> recommend other software, I would really appreciate it.

Solarwind, haven't numerous people warn you that software piracy is frowned
upon around these parts?

Every software package has its problems. It may take more time to learn how
to get the results you want in EAGLE, but the Lite version is free, and many
people on this list use the full version (which for all intents and purposes
is no different than the Lite version) for real commercial projects. It's
plenty good for hobby use, and you don't have to crack anything.

I've helped three people with no prior experience with PCB layout learn
EAGLE, and it's not that hard -- it just takes a little bit of work.

Vitaliy

2009\01\24@003336 by solarwind

picon face
On Fri, Jan 23, 2009 at 11:56 PM, Vitaliy <.....spamKILLspamspam@spam@maksimov.org> wrote:
> Solarwind, haven't numerous people warn you that software piracy is frowned
> upon around these parts?

Do I seem like I give a flying **** about what these people are so
generously "warning" me on?

I did not mention piracy. I just stated that money is not a concern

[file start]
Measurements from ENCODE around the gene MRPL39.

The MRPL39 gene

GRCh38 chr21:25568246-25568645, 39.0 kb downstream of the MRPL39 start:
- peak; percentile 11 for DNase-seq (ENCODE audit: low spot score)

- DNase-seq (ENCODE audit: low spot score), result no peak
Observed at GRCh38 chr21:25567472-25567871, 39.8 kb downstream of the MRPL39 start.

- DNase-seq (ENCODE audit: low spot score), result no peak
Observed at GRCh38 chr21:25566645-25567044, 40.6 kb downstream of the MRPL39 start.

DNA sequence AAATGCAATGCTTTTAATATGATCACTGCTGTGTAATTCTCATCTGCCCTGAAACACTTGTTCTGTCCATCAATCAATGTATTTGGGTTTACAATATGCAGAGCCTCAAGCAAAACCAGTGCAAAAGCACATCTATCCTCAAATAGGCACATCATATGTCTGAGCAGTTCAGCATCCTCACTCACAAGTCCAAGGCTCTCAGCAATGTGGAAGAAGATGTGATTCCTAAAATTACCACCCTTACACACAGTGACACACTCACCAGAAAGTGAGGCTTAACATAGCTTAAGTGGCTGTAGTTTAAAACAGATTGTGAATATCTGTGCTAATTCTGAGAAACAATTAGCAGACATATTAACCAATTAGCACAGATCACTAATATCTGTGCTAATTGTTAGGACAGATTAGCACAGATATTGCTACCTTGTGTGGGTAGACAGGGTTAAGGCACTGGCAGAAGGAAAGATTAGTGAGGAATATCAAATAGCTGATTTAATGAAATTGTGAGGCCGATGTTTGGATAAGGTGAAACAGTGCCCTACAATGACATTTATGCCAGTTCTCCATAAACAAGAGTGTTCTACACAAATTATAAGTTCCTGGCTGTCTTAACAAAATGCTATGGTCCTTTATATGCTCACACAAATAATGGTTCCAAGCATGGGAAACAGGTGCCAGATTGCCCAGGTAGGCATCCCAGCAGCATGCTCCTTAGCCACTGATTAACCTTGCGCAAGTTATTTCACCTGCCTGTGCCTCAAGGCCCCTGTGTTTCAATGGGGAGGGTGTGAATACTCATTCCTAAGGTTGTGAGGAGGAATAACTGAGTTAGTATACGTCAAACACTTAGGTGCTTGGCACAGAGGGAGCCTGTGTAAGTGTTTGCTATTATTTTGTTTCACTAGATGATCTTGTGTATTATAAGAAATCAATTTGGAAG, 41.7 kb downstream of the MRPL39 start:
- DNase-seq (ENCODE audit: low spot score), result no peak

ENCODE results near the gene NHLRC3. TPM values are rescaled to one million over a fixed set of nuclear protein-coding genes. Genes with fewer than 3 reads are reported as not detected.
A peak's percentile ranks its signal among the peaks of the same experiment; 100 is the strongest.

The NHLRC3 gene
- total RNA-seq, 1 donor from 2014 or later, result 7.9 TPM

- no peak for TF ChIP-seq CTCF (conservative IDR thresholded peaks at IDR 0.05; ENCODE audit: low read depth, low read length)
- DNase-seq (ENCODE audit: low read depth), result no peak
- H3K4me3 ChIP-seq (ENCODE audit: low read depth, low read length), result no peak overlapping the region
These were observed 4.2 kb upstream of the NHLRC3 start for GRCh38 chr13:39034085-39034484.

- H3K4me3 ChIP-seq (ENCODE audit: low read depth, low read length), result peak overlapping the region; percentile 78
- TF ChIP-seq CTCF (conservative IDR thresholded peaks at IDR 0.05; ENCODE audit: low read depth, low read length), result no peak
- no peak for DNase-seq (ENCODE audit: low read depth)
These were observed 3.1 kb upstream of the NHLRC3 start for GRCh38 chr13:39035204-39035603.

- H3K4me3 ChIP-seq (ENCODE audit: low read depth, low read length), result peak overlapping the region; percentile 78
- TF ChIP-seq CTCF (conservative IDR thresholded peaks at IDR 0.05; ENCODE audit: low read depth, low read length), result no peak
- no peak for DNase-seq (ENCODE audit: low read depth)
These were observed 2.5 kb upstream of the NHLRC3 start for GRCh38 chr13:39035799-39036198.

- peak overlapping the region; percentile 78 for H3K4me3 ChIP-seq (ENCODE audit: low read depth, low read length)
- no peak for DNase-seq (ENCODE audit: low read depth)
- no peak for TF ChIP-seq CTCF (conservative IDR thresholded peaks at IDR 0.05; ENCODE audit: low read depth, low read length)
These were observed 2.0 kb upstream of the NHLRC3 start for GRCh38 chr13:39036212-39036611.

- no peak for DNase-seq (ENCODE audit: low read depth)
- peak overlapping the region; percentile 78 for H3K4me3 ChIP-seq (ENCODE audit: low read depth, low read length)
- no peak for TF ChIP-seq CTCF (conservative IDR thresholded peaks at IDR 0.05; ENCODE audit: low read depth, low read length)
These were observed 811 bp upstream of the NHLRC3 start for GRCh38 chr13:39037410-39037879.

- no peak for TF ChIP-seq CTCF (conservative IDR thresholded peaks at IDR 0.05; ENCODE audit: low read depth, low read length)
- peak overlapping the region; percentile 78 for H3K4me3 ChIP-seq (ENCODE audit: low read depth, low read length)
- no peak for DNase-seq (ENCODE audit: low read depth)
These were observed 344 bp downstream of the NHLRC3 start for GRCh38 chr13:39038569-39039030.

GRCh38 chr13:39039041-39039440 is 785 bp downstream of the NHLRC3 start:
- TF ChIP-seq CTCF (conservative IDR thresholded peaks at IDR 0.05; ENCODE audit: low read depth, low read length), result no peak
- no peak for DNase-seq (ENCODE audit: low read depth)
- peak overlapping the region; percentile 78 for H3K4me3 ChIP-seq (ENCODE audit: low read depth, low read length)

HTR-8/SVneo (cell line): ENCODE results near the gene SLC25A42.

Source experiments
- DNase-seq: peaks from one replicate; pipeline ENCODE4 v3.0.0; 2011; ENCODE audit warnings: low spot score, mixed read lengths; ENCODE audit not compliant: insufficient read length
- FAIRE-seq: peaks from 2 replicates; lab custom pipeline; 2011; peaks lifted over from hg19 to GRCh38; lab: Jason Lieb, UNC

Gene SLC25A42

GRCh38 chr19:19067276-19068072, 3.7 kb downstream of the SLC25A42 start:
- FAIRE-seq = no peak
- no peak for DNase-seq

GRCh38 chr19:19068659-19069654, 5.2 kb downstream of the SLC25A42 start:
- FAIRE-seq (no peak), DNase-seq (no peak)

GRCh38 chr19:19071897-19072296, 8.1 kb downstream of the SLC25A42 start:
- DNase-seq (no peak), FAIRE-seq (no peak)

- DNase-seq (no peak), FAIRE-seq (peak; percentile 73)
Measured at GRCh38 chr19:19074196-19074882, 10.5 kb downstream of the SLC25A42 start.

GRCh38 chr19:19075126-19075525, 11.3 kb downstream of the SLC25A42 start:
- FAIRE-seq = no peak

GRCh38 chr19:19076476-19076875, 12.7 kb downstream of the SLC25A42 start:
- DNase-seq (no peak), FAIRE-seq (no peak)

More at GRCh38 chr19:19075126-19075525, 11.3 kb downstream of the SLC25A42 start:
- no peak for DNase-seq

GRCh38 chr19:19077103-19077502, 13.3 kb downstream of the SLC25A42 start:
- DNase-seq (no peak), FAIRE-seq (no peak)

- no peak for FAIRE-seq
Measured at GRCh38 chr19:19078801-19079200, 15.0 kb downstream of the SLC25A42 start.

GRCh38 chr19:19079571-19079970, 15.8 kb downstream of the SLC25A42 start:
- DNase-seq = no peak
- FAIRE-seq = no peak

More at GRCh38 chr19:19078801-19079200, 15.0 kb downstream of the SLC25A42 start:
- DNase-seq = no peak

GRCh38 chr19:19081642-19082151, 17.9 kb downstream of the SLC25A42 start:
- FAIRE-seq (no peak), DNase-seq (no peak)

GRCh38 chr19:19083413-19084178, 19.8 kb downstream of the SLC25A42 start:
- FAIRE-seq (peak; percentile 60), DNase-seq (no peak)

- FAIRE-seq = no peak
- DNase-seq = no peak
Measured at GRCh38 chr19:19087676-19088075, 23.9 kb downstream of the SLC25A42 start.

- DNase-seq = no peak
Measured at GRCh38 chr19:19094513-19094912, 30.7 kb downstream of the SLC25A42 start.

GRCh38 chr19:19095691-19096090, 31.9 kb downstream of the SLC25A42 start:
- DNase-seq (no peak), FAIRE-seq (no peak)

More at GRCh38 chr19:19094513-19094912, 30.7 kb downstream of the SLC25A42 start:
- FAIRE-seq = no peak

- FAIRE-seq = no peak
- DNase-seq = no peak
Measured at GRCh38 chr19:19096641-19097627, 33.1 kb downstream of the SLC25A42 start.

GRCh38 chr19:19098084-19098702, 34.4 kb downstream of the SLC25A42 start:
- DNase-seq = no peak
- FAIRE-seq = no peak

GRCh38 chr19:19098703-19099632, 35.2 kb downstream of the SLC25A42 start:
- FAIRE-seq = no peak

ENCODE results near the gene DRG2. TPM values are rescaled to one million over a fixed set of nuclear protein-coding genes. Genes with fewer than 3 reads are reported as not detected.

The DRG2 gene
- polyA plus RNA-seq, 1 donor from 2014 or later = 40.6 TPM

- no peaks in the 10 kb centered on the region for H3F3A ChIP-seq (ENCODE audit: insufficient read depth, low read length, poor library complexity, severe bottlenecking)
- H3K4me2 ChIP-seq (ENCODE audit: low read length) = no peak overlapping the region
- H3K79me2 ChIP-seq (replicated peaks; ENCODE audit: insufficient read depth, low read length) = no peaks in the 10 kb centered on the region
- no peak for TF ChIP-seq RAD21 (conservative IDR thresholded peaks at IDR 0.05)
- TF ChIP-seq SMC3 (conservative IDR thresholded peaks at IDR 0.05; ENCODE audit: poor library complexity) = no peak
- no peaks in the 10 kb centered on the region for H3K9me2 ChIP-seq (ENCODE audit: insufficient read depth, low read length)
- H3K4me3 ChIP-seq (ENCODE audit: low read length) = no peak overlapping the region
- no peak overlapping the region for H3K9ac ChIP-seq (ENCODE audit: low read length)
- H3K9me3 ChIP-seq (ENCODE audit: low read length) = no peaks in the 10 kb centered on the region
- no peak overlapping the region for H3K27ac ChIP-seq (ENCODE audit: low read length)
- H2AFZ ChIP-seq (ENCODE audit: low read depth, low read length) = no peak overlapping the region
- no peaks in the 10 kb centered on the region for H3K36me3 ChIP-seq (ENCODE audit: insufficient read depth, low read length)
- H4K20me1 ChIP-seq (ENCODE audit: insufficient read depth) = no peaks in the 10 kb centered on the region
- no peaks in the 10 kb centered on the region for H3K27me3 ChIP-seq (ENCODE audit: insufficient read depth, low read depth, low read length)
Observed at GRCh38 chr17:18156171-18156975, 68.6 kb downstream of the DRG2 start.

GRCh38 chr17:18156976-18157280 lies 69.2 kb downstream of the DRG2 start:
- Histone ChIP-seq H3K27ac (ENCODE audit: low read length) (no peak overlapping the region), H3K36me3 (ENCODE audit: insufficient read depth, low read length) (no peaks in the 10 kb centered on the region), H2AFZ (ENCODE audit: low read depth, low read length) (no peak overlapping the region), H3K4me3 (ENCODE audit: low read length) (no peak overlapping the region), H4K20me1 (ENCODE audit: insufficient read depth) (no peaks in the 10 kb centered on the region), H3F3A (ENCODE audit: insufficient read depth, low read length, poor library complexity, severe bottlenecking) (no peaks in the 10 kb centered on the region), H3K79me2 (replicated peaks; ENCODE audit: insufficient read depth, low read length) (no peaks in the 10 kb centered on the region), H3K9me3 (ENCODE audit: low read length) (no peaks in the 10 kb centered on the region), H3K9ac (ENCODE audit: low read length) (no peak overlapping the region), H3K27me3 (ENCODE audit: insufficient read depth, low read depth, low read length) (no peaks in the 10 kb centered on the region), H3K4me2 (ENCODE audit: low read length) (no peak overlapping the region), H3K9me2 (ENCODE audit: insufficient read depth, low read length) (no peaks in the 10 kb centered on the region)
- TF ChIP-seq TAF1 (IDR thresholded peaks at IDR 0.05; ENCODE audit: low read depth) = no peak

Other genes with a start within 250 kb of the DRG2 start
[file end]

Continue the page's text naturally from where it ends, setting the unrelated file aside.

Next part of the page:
for this :) Take it for its face value - don't try to think too much.

> Every software package has its problems. It may take more time to learn how
> to get the results you want in EAGLE, but the Lite version is free, and many
> people on this list use the full version (which for all intents and purposes
> is no different than the Lite version) for real commercial projects. It's
> plenty good for hobby use, and you don't have to crack anything.

Never said anything about "crack"

> I've helped three people with no prior experience with PCB layout learn
> EAGLE, and it's not that hard -- it just takes a little bit of work.
>
> Vitaliy

--
solarwind

2009\01\24@013216 by apptech

face
flavicon
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> Do I seem like ...
...
> Never said anything about "crack"
...

Lest you missed it, there was some good technical content in there about
relative ease of use of Eable and it's efficiacy and just possibly an
adumbration re available quality assistance.
Shame to miss these things amongst the noise.
Condensed:

{Quote hidden}

2009\01\24@103610 by alan smith

picon face
I cut my teeth on....drawing schematics by hand on vellum and doing boards with red and blue mylar tape...the Bishops Graphics book...that was everyones reference in the day

Then I started doing the boards and schematics on something like AutoCAD, but since it wasnt designed for boards, limited sucess.

Then moved to SMARTwork for boards..did a reasonable job.

OrCAD arrived on the scene.  That was a wonderful transistion, making real library symbols, and did a great job.  I used the DOS version for many years.